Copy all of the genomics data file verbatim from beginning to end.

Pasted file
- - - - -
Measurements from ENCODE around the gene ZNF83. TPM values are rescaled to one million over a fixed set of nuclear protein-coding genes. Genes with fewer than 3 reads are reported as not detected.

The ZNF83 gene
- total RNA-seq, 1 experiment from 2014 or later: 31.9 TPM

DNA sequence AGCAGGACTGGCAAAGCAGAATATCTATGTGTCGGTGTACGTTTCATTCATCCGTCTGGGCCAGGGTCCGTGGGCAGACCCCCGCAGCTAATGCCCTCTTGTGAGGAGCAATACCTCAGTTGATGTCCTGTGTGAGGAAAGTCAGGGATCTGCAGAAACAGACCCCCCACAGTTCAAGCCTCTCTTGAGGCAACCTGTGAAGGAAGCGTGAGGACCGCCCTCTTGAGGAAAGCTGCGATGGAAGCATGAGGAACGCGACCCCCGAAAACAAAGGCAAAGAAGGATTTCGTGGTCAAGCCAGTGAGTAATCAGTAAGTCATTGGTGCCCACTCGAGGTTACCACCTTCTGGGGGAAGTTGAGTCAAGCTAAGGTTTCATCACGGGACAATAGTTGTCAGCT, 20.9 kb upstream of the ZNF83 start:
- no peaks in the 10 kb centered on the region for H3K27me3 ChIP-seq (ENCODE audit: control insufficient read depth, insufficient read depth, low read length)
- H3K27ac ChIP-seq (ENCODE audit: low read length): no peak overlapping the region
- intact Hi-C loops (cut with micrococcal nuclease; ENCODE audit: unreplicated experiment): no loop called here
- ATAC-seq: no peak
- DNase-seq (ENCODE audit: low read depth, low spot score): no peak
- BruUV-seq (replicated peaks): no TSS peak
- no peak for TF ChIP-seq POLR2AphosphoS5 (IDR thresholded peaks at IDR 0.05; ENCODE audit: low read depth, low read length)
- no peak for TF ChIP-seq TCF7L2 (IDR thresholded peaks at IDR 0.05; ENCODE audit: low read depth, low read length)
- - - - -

Measurements from ENCODE around the gene ZNF83. TPM values are rescaled to one million over a fixed set of nuclear protein-coding genes. Genes with fewer than 3 reads are reported as not detected.

The ZNF83 gene
- total RNA-seq, 1 experiment from 2014 or later: 31.9 TPM

DNA sequence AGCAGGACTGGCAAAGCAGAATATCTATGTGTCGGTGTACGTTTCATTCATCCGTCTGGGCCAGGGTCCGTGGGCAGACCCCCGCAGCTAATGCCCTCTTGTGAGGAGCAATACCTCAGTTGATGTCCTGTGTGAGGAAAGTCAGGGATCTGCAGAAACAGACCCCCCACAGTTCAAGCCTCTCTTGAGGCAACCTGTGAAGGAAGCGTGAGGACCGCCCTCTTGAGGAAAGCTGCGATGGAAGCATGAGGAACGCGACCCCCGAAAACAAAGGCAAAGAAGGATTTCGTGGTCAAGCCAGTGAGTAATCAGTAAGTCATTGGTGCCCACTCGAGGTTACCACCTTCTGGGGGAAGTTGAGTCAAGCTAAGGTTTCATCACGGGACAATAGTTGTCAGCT, 20.9 kb upstream of the ZNF83 start:
- no peaks in the 10 kb centered on the region for H3K27me3 ChIP-seq (ENCODE audit: control insufficient read depth, insufficient read depth, low read length)
- H3K27ac ChIP-seq (ENCODE audit: low read length): no peak overlapping the region
- intact Hi-C loops (cut with micrococcal nuclease; ENCODE audit: unreplicated experiment): no loop called here
- ATAC-seq: no peak
- DNase-seq (ENCODE audit: low read depth, low spot score): no peak
- BruUV-seq (replicated peaks): no TSS peak
- no peak for TF ChIP-seq POLR2AphosphoS5 (IDR thresholded peaks at IDR 0.05; ENCODE audit: low read depth, low read length)
- no peak for TF ChIP-seq TCF7L2 (IDR thresholded peaks at IDR 0.05; ENCODE audit: low read depth, low read length)